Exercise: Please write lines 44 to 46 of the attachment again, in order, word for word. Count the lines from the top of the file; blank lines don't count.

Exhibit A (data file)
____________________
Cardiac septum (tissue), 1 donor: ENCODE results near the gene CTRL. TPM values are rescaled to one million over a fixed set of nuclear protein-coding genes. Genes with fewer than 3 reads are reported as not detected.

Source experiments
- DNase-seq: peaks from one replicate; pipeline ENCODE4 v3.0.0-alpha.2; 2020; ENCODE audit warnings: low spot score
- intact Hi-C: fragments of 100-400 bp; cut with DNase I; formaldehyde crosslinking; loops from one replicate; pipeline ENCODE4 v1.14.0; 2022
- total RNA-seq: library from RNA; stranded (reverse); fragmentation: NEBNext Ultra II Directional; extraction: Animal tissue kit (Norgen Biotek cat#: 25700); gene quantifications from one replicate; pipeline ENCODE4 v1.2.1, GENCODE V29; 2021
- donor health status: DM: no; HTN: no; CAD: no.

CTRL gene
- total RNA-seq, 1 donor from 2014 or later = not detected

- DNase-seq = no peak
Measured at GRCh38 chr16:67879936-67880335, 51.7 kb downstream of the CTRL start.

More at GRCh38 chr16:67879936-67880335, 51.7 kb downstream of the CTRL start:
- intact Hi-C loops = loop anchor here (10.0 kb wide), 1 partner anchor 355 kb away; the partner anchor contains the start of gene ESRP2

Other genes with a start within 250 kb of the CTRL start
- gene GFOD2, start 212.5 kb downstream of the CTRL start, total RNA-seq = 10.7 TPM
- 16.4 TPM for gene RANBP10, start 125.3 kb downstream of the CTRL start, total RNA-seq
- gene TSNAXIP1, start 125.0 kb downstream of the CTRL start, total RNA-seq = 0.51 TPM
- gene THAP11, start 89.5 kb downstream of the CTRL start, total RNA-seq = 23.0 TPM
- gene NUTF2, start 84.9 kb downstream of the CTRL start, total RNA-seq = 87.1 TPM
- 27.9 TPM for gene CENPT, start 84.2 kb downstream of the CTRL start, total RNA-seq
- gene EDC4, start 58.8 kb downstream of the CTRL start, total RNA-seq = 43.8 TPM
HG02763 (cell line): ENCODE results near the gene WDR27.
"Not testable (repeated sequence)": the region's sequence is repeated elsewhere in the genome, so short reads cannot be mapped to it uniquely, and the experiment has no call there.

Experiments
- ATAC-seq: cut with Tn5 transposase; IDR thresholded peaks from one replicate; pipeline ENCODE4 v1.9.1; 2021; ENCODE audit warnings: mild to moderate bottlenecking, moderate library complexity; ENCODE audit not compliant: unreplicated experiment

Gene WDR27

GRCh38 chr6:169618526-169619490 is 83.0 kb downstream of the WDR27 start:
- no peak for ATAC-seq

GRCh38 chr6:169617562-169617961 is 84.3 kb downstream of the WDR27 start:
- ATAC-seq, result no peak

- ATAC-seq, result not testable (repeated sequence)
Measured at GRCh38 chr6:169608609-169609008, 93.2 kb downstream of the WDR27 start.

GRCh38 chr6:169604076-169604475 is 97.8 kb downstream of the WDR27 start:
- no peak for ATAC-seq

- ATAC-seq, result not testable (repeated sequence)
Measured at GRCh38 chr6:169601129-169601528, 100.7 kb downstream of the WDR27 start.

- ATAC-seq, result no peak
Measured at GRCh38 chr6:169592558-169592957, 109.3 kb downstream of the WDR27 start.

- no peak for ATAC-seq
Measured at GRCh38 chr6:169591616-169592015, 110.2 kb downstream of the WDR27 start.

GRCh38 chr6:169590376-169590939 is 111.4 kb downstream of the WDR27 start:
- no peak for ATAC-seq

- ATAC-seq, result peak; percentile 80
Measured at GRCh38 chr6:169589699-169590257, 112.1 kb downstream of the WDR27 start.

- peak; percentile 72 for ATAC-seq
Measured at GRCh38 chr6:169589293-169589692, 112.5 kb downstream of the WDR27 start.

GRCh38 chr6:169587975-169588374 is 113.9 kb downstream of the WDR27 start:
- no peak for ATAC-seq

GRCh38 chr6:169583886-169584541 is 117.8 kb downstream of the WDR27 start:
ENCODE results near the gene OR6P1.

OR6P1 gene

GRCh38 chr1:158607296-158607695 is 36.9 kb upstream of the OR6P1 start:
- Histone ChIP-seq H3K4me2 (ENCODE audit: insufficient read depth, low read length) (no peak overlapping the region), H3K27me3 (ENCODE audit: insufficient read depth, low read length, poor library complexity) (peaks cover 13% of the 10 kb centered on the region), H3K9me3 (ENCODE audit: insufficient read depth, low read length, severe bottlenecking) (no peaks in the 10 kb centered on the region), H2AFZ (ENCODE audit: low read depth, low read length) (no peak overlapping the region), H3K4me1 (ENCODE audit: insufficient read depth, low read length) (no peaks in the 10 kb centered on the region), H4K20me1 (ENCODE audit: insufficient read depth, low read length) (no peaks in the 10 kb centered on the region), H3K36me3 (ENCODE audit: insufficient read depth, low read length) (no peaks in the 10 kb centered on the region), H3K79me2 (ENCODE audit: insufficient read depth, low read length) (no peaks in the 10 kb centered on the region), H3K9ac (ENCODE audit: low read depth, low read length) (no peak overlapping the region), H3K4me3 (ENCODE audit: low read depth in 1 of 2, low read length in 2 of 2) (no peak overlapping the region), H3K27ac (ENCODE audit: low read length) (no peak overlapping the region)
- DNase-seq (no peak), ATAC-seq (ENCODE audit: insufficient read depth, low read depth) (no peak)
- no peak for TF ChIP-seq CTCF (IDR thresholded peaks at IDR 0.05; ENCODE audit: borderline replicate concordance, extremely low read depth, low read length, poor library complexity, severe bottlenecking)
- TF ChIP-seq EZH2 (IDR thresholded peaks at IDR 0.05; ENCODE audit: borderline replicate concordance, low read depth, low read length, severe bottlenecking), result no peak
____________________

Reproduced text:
- peak; percentile 72 for ATAC-seq
Measured at GRCh38 chr6:169589293-169589692, 112.5 kb downstream of the WDR27 start.

GRCh38 chr6:169587975-169588374 is 113.9 kb downstream of the WDR27 start: